Entry/Exit Requirements for U.S. Citizens
You need a passport and a visa to enter Belarus. You must obtain a visa in advance to visit or transit through Belarus. All U.S. citizens visiting or residing in Belarus are required to register with the local office of the Citizenship and Migration Department of the Ministry of Interior (formerly OVIR) within 5 business days of arrival; if you plan to spend only 7 days (5 working days weekend) in Belarus, you are not required to register. The registration fee for a short stay (under 30 days) is currently approximately $6 (the exact amount can be calculated by taking half of one National Minimum Tariff Unit). Registration for a temporary stay (over 30 days) is $35 (three National Minimum Tariff Units).Failure to register can result in fines and difficulties when departing. If you plan to stay at a hotel, you will be automatically registered at check-in. Registration performed by a hotel is free of charge.
Visas: Visa validity dates are strictly enforced; you should request a visa of sufficient length to allow for changes in arrival and departure plans, and should carefully review the beginning and ending dates of your visa before traveling.
The U.S. Department of State is unaware of any HIV/AIDS entry restrictions for visitors to Belarus on a 30-day visit. Long-term residents (more than 90 days a year) or students must obtain an HIV/AIDS test in Belarus and submit the results to the Department of Citizenship and Migration when applying for an extension of stay or residency in Belarus.
Exit Visa: A valid exit visa is necessary to depart Belarus. Generally, the visa issued by a Belarusian embassy or consulate is valid for both entry and exit. Photocopies of visas may be helpful in the event of loss, but note that a copy of a visa will not be sufficient for entry or departure, as Belarusian border officials always require original travel documents. If you overstay your visa’s validity -- even by one day -- you will be prevented from leaving until you have been granted an extension by the Department of Citizenship and Migration. If you are not in a possession of a valid visa, you will face delays in leaving Belarus and may have trouble finding adequate accommodation. By Belarusian law, foreign travelers with an expired visa may not check in at any hotel or other lodging establishment.
If you plan to travel through Belarus to other countries, you are advised that there is a transit-visa requirement for entering and leaving Belarus. Transit visas are required even if you are transiting on a direct overnight train with no stops or transfers on Belarusian territory. Transit visas should be obtained prior to any journey that requires travel through Belarus. Transit visas are good only for transiting Belarus from one country into another. If you attempt to reenter the country from which you originally entered on your transit visa, you will not be let out of Belarus without paying a fine and obtaining an exit visa. Commonwealth of Independent States (CIS) and Russian visas are not a substitute for the transit visa. Many travel agencies, including those in Russia and CIS countries, as well as train ticket sales personnel, are often not aware of this visa requirement and may not seek a transit visa for a traveler unless instructed by the traveler to do so.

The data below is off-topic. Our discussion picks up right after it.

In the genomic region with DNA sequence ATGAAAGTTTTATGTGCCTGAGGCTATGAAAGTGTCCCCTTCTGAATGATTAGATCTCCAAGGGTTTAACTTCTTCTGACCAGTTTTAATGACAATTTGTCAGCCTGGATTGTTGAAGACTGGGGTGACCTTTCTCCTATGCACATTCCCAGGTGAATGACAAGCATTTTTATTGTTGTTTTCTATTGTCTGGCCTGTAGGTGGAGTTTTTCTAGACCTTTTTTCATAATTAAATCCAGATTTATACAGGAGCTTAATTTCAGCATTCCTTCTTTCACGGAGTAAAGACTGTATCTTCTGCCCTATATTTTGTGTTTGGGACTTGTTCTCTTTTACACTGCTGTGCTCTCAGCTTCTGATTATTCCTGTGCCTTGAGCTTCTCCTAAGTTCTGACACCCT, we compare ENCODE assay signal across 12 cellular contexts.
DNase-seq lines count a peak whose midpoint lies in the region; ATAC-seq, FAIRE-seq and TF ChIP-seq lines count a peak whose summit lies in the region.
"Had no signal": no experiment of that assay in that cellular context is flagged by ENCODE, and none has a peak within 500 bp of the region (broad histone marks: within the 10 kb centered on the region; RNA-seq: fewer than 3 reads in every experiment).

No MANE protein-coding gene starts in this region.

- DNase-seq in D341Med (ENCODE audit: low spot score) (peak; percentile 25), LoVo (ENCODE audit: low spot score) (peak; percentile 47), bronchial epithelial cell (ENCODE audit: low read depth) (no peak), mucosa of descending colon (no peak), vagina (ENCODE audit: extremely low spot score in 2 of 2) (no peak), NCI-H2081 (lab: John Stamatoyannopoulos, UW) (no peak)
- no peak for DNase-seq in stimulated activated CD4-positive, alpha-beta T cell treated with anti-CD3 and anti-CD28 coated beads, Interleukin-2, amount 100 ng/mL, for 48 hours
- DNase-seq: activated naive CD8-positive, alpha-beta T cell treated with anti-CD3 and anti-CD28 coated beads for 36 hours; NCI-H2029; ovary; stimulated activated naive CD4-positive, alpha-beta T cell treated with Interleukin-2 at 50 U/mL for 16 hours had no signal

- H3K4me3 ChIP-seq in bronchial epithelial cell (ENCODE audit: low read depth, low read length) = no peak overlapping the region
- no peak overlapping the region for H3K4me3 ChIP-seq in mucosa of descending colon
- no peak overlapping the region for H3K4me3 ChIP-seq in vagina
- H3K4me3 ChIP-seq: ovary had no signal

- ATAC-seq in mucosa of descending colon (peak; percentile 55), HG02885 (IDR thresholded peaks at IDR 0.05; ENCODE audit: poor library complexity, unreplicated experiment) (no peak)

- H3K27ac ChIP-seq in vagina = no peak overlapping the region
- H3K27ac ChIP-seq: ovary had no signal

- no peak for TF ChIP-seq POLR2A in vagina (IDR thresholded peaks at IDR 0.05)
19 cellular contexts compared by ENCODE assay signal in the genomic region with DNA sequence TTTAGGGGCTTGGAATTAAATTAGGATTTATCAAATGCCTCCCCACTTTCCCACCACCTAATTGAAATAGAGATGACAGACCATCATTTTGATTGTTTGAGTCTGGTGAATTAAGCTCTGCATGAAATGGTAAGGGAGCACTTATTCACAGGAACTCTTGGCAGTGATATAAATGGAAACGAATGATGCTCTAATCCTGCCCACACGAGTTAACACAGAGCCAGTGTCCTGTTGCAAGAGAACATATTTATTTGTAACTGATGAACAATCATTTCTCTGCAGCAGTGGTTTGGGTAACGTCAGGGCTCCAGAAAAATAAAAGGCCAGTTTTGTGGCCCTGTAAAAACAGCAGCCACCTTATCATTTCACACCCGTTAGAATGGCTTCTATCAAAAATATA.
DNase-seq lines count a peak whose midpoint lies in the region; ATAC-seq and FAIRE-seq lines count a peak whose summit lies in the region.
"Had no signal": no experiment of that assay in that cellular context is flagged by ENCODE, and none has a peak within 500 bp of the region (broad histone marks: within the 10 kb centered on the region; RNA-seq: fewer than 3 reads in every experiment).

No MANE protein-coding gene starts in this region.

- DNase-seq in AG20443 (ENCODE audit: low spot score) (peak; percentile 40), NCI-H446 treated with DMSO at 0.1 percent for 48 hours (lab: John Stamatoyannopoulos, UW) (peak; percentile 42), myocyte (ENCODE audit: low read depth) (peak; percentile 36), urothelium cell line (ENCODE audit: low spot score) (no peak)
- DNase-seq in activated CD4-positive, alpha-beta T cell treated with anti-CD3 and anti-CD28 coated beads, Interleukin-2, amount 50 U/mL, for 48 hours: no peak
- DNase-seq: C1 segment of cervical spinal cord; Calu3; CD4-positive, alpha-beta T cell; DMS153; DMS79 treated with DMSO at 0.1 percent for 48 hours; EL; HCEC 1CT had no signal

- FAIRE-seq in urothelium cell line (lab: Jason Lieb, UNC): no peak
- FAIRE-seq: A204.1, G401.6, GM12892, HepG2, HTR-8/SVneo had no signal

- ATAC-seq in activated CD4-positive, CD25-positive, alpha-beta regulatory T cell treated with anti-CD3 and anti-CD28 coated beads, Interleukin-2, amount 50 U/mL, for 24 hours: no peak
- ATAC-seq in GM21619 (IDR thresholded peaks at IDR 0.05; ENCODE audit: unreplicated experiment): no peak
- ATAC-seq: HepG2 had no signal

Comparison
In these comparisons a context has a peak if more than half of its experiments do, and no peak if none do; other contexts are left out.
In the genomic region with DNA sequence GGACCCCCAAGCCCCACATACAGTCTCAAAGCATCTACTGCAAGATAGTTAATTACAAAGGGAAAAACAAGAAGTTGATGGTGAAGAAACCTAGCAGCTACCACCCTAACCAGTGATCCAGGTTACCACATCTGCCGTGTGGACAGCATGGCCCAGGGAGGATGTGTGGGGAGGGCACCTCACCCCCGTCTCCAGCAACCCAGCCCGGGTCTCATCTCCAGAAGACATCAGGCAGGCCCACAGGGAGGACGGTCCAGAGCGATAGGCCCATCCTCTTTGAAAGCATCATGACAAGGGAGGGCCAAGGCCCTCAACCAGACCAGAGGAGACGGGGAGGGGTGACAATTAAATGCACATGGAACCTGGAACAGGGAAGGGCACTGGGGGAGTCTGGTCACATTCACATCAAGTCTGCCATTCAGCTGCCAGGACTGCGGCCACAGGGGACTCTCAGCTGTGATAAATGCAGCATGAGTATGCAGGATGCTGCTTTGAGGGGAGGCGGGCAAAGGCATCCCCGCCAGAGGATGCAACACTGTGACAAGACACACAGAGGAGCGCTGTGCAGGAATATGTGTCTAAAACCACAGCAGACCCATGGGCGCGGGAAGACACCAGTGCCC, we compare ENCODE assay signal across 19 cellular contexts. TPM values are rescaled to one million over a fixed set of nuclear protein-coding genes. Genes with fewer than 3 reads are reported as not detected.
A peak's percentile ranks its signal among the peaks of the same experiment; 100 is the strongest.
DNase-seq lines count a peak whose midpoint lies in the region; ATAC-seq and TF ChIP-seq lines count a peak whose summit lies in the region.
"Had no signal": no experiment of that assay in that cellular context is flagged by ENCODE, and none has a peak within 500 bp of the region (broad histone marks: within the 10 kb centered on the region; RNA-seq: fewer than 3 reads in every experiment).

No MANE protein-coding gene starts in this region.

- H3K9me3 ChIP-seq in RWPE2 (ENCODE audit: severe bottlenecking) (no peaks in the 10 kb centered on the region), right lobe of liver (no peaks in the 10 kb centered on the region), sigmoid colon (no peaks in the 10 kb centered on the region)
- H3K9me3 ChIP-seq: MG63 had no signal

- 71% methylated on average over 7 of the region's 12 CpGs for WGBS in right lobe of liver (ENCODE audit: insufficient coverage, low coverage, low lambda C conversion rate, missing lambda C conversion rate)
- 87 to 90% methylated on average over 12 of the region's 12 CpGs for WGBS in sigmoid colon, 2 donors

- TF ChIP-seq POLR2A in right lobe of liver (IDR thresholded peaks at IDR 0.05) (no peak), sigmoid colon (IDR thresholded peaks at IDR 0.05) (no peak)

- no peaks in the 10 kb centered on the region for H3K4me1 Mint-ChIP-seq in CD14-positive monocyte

U.S. citizens attempting to transit Belarus without a valid Belarusian transit visa have been denied entry into the country and forcibly removed from trains. In some instances, local border and railway authorities have threatened passengers who did not possess a valid transit visa with jail or extorted “fines.” It is our recommendation that you should not pay any border or railway officials for transit visas or “transit-visa fines,” as these officials are not authorized to issue such visas. If you find yourself in Belarus without transit visas, if confronted by border or train personnel, you should request to be put in contact with consular officials at the U.S. Embassy in Minsk.
If your travel route to Belarus goes through Russia, you must possess a Russian transit visa in addition to your Belarusian visa. Russian embassies outside of the United States, including the Russian Embassy in Belarus, generally do not issue transit or tourist visas to U.S. citizens. Russian transit visas are not normally obtainable at Russian airports.
Limitations on Length of Stay: The Law on the Legal Status of Foreign Citizens and Stateless Persons in the Republic of Belarus states that all foreign citizens may be granted permission for a temporary stay (up to 90 days within a 365-day period), temporary residence (up to one year), or permanent residence. Belarusian embassies and consulates will issue visas for temporary stays. A temporary stay visa will allow you to be present physically in Belarus for a maximum of 90 days within the 365-day period for which the visa is issued. Once you have spent 90 days in Belarus, at one time or through a combination of visits, you will not be eligible to receive another visa until the original 365-day period has passed.
If you receive a visa for a temporary stay, but wish to remain in Belarus for longer than 90 days, you must apply for temporary or permanent residence with the Ministry of Interior. You must make the application in Belarus within the 90 days allotted for a temporary stay. Permission for temporary residence can be granted to students, spouses, or close relatives of Belarusian citizens, or for “work, business, or other activities.” You may contact the Consular Section at the U.S. Embassy in Minsk for more information about application procedures for temporary or permanent residence. Every foreigner entering Belarus is required to fill out a migration card. You should retain this card for the whole period of stay and present it to the border authorities when exiting Belarus.
As a foreign citizen without a valid Belarusian visa, migration card, or proper registration with the Department of Citizenship and Migration as a temporary visitor or resident, you can be subject to sanctions up to and including deportation under the provisions of the Code of Administrative Offenses. Depending on the circumstances, as a deportee, you also can be banned from returning to Belarus for a period from one to ten years.